About the book
No one knows where the Tufa camefrom, or how they ended up in the Smoky Mountains of East Tennessee, yet whenthe first Europeans arrived, they were already there. Dark-haired, enigmatic,and suspicious of outsiders, the Tufa live quiet lives in the hills and valleysof Cloud County. While their origins may be lost to history, there are clues intheir music—hints of their true nature buried in the songs they have passeddown for generations.
Private Bronwyn Hyatt returns from Iraq wounded in body and in spirit, only toface the very things that drove her away in the first place: her family, herobligations to the Tufa, and her dangerous ex-boyfriend. But more trouble lurksin the mountains and hollows of her childhood home. Cryptic omens warn ofimpending tragedy, and a restless “haint” lurks nearby, waiting to revealBronwyn’s darkest secrets. Worst of all, Bronwyn has lost touch with the musicthat was once a vital part of her identity.
With death stalking her family, Bronwyn will need to summon the strength totake her place among the true Tufa and once again fly on the night winds. . . .
Publishedon: September 27, 2011
Thanks to Tor for sending me a copy of thisbook to review.
Istarted reading this book the day I got it in the mail. I was attracted to itby the author’s name and the cover art. The cover art caused me to anticipate asomewhat subtle and soft story. With a new baby, soft and subtle is exactlywhat I need right now as my life is chaotic enough. Thankfully, the cover artdidn’t let me down. This is, coincidentally, also the first book I read(nearly) page for page to my daughter to get her to take naps. It worked, andfor that I loved it.
Ifyou are looking to read a book that has the same tone and style as the Eddie LaCrosse books (also by Bledsoe), you won’tfind it here. Where the Eddie LaCross books are ahumorous, bold, and fun adventure, TheHum and the Shiver is subtle, deeply woven and with a style of writing thatcan only be called lyrical and understated. One reason I mention this isbecause The Hum and the Shiver reallyshows how diverse of an author Alex Bledsoe can be, while retaining the samehigh quality story telling he got me used to with Eddie LaCrosse.
The Hum and the Shiver is a subtle bookwhich depends on descriptive, eloquent writing and great character developmentto keep the reader interested. Thankfully, it doesn’t slack on either part.This book, surprisingly, isn’t as plot driven as it is character driven. Due tothat, the characters really shine. They are incredibly three-dimensional andnone of them fit the standard molds you would expect. Bledsoe doesn’t shirk on highlighting both the strength and weaknesses of his characters, which causes them to seem incredibly realistic and starkly human. Even the supportingcharacters and villains are believable and incredibly realistic, which issomething I routinely complain about on my reviews.
The Hum and the Shiver is a book thatslowly unfolds as you go and, like the music that fills the pages, develops arhythm that will pull many readers in. Though this is a subtle book, the plotand character development never cease. Each page adds more depth to everyaspect of this book, from the world to the characters. Bledsoe will really drawreaders in with this style of writing. Due to how subtle the book is, I wasn’teven aware how incredibly drawn into TheHum and the Shiver I was until it ended and I was jarred back to reality.Bledsoe made the mountains of Tennessee and their supernatural inhabitants asreal as my own living room and did it in such an understated way, I wasn’t evenaware of that fact until I put the book down.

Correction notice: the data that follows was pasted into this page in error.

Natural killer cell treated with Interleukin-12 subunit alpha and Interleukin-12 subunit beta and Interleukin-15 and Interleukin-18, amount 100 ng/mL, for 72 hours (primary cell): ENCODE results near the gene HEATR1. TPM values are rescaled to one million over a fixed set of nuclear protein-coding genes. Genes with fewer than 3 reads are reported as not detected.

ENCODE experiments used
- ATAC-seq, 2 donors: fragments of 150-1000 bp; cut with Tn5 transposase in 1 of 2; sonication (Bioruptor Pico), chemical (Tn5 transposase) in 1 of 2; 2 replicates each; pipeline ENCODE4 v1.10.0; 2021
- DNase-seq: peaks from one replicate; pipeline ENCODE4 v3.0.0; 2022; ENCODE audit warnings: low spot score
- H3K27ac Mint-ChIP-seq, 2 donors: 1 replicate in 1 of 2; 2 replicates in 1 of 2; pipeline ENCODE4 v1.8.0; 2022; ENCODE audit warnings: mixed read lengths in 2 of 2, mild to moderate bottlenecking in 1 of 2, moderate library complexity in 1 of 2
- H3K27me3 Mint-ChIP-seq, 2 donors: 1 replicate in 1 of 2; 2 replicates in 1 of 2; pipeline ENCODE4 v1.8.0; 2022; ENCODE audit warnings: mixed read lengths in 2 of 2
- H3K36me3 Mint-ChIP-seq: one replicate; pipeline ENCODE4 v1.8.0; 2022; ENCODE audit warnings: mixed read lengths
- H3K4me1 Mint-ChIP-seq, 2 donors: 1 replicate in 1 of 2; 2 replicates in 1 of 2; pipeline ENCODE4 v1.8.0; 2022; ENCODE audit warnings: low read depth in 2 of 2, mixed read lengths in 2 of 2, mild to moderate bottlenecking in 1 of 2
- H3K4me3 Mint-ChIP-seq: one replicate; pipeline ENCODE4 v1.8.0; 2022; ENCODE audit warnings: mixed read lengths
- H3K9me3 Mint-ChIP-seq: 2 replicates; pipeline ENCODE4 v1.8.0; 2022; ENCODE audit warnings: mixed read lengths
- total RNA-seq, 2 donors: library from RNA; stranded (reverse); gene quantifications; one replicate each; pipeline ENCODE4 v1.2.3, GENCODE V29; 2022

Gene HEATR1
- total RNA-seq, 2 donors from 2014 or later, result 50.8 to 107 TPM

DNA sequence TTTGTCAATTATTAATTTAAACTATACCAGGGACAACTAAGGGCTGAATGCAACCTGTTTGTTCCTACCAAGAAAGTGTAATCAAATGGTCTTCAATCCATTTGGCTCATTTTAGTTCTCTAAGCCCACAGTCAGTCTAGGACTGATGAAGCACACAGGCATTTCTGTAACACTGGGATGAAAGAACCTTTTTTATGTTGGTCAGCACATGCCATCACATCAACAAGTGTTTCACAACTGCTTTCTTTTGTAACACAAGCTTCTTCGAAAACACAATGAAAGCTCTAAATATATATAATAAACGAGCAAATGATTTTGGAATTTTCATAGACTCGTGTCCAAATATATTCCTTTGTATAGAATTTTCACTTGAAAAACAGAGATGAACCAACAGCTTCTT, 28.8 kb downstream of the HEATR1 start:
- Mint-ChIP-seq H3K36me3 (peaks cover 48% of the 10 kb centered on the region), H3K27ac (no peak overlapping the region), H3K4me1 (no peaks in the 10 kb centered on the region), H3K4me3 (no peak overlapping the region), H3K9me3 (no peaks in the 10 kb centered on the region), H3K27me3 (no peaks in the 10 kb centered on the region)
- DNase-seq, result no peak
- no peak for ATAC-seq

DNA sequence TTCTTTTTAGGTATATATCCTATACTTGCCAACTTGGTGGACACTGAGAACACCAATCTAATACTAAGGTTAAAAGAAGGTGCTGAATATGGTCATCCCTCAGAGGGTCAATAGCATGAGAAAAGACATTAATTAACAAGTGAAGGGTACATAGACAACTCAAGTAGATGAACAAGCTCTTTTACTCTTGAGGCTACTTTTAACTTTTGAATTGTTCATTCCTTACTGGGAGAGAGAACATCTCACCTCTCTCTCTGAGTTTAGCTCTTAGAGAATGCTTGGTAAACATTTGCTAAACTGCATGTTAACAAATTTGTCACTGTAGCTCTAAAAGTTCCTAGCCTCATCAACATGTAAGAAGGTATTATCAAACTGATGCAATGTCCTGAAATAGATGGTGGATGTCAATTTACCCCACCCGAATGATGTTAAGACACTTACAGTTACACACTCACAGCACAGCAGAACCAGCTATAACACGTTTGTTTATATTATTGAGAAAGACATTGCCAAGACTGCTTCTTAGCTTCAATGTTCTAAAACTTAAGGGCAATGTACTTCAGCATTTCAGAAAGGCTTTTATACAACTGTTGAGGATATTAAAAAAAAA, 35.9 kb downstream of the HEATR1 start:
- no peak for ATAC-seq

Thereare several mysteries in The Hum and theShiver, but the one that seems to take center stage isn’t necessarily theone you would expect from reading the back of the book. While Bronwyn’s haintis quite a plot point, what takes up most of the room is discovering whatexactly the Tufa are. To do this, Bledsoe fills his book with plenty ofcompelling Tufa characters, but also a Methodist preacher who just moved to thearea to start a church and a newspaper reporter who is learning what being Tufareally means. The combination of inside and outside perspectives really makeshow this mystery is handed nothing short of incredible as each unique perspectiveadds a new dimension to the Tufa people and culture.
Thereis a crescendo with the plot where the mystery of the haint and the Tufa areall figured out and dealt with accordingly. It happens rather abruptly and,while many authors would have pumped up the ending to be somewhat Hulk-ish,Bledsoe kept his ending rather subtle and quiet and didn’t let it control thebook. Thus, The Hum and the Shiverisn’t about the impressive ending, but it’s about the journey the reader takesto get there, which I found to be the most satisfying part, anyway. Even thoughthe ending isn’t a gigantic production, it’s still fulfilling and fits the bookperfectly.
Inall, The Hum and the Shiver was anamazingly satisfying read. It was a subtle, eloquent and incredible treat whichreally showcased Bledsoe’s diversity as a writer. The characterization shines,the world is vibrant and well realized. Bledsoe deepens his characterizationand expands his world with each page which makes Bledsoe’s Tennessee Mountainsand the characters who live in them as real as the world around us. This isn’ta book that will satisfy everyone. Individuals who aren’t into slowdevelopments and subtle plots will probably want to look elsewhere. However, ifyou are a reader who is looking for a unique yet vibrant literary feast, youneed look no further.